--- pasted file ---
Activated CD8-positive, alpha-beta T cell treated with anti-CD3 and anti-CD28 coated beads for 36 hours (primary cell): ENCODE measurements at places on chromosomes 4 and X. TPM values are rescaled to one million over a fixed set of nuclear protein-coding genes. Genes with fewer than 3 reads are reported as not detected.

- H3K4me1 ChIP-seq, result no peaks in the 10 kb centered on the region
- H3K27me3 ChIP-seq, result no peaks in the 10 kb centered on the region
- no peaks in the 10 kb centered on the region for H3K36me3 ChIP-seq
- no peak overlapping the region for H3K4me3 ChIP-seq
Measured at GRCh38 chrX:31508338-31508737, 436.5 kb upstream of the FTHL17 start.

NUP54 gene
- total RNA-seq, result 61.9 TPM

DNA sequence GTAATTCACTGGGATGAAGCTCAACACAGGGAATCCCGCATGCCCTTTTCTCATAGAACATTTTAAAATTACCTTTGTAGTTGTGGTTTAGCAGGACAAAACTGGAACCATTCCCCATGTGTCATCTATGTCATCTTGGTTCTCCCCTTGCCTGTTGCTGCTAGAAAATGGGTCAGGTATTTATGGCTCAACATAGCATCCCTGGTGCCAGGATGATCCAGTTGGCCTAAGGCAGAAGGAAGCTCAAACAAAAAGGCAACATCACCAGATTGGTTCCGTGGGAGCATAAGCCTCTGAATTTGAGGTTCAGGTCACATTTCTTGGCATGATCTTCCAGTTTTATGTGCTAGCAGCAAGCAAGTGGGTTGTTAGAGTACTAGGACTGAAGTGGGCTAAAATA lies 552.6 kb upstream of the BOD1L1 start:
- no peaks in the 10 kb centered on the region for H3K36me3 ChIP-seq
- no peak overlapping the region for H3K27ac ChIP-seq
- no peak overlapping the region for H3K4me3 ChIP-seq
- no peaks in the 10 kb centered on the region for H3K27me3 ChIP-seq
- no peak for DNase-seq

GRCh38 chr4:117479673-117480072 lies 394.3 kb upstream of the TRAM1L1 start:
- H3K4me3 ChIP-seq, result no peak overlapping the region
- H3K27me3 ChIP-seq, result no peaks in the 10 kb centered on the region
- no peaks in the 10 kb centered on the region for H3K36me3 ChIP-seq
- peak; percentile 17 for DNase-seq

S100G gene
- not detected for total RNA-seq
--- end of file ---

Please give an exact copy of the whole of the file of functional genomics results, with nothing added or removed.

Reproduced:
Activated CD8-positive, alpha-beta T cell treated with anti-CD3 and anti-CD28 coated beads for 36 hours (primary cell): ENCODE measurements at places on chromosomes 4 and X. TPM values are rescaled to one million over a fixed set of nuclear protein-coding genes. Genes with fewer than 3 reads are reported as not detected.

- H3K4me1 ChIP-seq, result no peaks in the 10 kb centered on the region
- H3K27me3 ChIP-seq, result no peaks in the 10 kb centered on the region
- no peaks in the 10 kb centered on the region for H3K36me3 ChIP-seq
- no peak overlapping the region for H3K4me3 ChIP-seq
Measured at GRCh38 chrX:31508338-31508737, 436.5 kb upstream of the FTHL17 start.

NUP54 gene
- total RNA-seq, result 61.9 TPM

DNA sequence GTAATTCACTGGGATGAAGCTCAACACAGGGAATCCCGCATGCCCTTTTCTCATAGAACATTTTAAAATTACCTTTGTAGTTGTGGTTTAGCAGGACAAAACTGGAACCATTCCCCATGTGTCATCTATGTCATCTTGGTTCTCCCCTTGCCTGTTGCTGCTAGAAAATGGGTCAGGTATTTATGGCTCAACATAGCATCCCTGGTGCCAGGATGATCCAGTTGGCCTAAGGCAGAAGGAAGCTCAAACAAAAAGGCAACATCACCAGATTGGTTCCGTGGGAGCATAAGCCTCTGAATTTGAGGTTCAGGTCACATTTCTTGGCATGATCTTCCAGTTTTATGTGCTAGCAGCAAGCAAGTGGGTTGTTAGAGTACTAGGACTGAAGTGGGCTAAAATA lies 552.6 kb upstream of the BOD1L1 start:
- no peaks in the 10 kb centered on the region for H3K36me3 ChIP-seq
- no peak overlapping the region for H3K27ac ChIP-seq
- no peak overlapping the region for H3K4me3 ChIP-seq
- no peaks in the 10 kb centered on the region for H3K27me3 ChIP-seq
- no peak for DNase-seq

GRCh38 chr4:117479673-117480072 lies 394.3 kb upstream of the TRAM1L1 start:
- H3K4me3 ChIP-seq, result no peak overlapping the region
- H3K27me3 ChIP-seq, result no peaks in the 10 kb centered on the region
- no peaks in the 10 kb centered on the region for H3K36me3 ChIP-seq
- peak; percentile 17 for DNase-seq

S100G gene
- not detected for total RNA-seq